Driving Change: The Road to the Future
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We’ve always been a car-obsessed country. Two auto analysts, Danny Hakim of the New York Times and Walter McManus from the University of Michigan, help us take a look under the hood at the economics and psychology of our car culture, and how that’s changing as the price of gasoline goes up. (06:45)
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Part I: Some environmentalists and businesses are taking a new look at ethanol, the alcohol fuel now made from Midwestern corn. They believe expanding ethanol production to grass and crop waste could mean importing less gasoline and reducing greenhouse gas emissions. Host Bruce Gellerman talks with Brooke Coleman of the Renewable Energy Action Project about the promise of waste-based ethanol.
Part II:Our conversation on cellulosic ethanol continues with Jerry Marin of California’s Air Resources Board. He says his state doesn’t like ethanol. Brooke Coleman of the Renewable Energy Action Project responds. (10:40)
Expired Beverages/ Lisa Ann Pinkerton
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Lisa Ann Pinkerton of WYEP in Pittsburgh continues our look at the new ethanol with a visit with two entrepreneurs who show you can make ethanol from old beer and soda. (04:30)
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When Kaya and Joshua Tickell want a fill-up, they drive to the nearest fast food joint and ask for a helping of used vegetable oil, hold the fries. The Tickells take used cooking oil and turn it into clean-burning biodiesel fuel to power what they call their Veggie Van. Producer Bill George caught up with the pair on the road in Sarasota, Florida and has this sound portrait. (04:30)
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“Heaven help us,” advises satirist Rich Pliskin and his Players of Princeton, New Jersey. If admission past the pearly gates depends on what we drive, some of us may be in trouble. (02:30)
Science Note/Lemon Cleaner
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Living on Earth's Katie Olivieri reports how a touch of lemon juice could clean up diesel engines and their emissions. (01:45)
The Segway Revolution?
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Three and a half years ago, the Segway was so top secret it needed a code name: Ginger. When it was finally revealed in December 2001, it was hailed as a device that would change the face of transportation. Host Bruce Gellerman visits the Segway headquarters in Bedford, New Hampshire to see how the human transporter has lived up to the hype. (07:30)
NASCAR's Lead Foot/ Jeff Young
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Jeff Young goes to the race track to track down one of the last uses of leaded gasoline: NASCAR racing. Lead in gas is linked to brain damage and at least one environmentalist is pushing the racers to switch to unleaded. NASCAR says they're trying but it's not an easy task. (07:15)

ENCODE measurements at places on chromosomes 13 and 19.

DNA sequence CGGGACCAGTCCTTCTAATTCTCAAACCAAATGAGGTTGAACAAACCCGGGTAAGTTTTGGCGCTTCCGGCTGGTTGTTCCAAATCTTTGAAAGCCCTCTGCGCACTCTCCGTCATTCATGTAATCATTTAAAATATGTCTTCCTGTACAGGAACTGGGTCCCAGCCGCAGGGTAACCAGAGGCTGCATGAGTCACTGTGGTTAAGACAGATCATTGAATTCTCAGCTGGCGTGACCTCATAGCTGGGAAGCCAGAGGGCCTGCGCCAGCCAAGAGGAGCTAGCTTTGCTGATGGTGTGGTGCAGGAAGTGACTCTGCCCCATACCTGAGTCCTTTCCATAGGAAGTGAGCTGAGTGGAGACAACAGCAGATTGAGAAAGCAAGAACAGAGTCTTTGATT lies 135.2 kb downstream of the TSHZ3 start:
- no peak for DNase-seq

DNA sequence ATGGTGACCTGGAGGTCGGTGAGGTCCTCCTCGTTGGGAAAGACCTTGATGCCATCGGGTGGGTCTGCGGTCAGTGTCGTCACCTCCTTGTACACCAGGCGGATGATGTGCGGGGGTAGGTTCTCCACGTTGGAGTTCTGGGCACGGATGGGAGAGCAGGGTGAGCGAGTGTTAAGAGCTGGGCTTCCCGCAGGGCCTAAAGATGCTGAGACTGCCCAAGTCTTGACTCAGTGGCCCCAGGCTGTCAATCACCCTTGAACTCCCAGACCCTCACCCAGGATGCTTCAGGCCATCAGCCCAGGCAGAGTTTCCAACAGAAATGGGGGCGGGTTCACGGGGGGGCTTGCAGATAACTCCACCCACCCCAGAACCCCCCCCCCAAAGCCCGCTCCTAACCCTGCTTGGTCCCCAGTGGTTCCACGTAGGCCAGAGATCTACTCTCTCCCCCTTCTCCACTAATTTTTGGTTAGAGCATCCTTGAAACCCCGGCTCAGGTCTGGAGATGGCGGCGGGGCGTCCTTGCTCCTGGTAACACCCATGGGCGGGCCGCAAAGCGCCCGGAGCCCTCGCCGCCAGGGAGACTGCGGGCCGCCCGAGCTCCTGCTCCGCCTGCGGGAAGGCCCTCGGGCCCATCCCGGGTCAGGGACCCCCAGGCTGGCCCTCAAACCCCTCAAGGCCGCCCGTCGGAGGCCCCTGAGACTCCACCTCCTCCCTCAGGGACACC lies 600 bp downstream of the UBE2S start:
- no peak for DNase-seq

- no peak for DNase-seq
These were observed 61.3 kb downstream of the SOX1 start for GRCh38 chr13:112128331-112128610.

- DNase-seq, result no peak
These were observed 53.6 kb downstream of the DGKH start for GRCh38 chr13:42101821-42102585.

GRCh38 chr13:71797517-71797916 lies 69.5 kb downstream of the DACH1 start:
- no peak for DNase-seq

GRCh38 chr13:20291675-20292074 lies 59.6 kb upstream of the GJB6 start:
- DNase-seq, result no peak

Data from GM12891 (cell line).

HOST: Bruce Gellerman
GUESTS: Danny Hakim, Walter McMannus, Brooke Coleman, Jerry Martin,
REPORTERS: Lisa Ann Pinkerton, Jeff Young
NOTE: Katie Oliveri
GELLERMAN: From NPR - this is Living on Earth.
(THEME MUSIC – UP AND UNDER)
GELLERMAN: I’m Bruce Gellerman. Americans love their cars—big—but with rising gas prices, you’d think U.S. automakers might try to shift our affections to fuel-efficient models. Think again, says an industry analyst. Detroit is stuck in reverse.
HAKIM: When Toyota and Honda were creating hybrids, General Motors was creating the Hummer brand.
GELLERMAN: As they plan the future of the automobile, who’s in the driver seat? We kick the tires and look under the hood of the auto industry. Also, Indy 500 drivers are getting the lead out of their fuel, but NASCAR’s are still in the slow lane.
MAN: It has been banned throughout the world even in far-flung places like Kazakhstan. If Kazakhstan can get rid of lead in gasoline, why can’t NASCAR?
GELLERMAN: Driving change—the road to the future. This week on Living on Earth. Stick around.
ANNOUNCER: Support for Living on Earth comes from the National Science Foundation and Stonyfield Farm.
GELLERMAN: From the Jennifer and Ted Stanley Studios in Somerville, Massachusetts, this is Living on Earth. I’m Bruce Gellerman, sitting in for Steve Curwood. We love our cars. Last year alone, Americans bought 17 million of them and we drive 1.3 billion miles a day, burning up 312 billion gallons of fuel each year in the process. So, how much are you paying for a gallon these days? The spike in oil prices, foreign policy concerns and worries about air pollution and global warming have ignited interest in alternative fuels and vehicles, accelerating a trend in the auto industry. Just last month, Japanese car makers Toyota and Nissan announced their U.S. sales soared by 25 percent while the fortunes of GM and Ford continued to sink. We turn to Walter McMannus. He’s director of the Office for the Study of Automotive Transportation at the University of Michigan and Danny Hakim. He’s the Detroit bureau chief for the New York Times. Hakim talks about what kinds of cars Americans are buying.